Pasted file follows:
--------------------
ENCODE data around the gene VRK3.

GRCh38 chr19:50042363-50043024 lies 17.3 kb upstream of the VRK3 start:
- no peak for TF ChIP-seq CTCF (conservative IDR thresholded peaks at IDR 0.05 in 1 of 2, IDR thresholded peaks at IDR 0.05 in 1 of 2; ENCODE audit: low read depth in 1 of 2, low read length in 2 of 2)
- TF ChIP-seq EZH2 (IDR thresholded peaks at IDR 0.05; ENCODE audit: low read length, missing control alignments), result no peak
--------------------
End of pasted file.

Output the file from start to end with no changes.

ENCODE data around the gene VRK3.

GRCh38 chr19:50042363-50043024 lies 17.3 kb upstream of the VRK3 start:
- no peak for TF ChIP-seq CTCF (conservative IDR thresholded peaks at IDR 0.05 in 1 of 2, IDR thresholded peaks at IDR 0.05 in 1 of 2; ENCODE audit: low read depth in 1 of 2, low read length in 2 of 2)
- TF ChIP-seq EZH2 (IDR thresholded peaks at IDR 0.05; ENCODE audit: low read length, missing control alignments), result no peak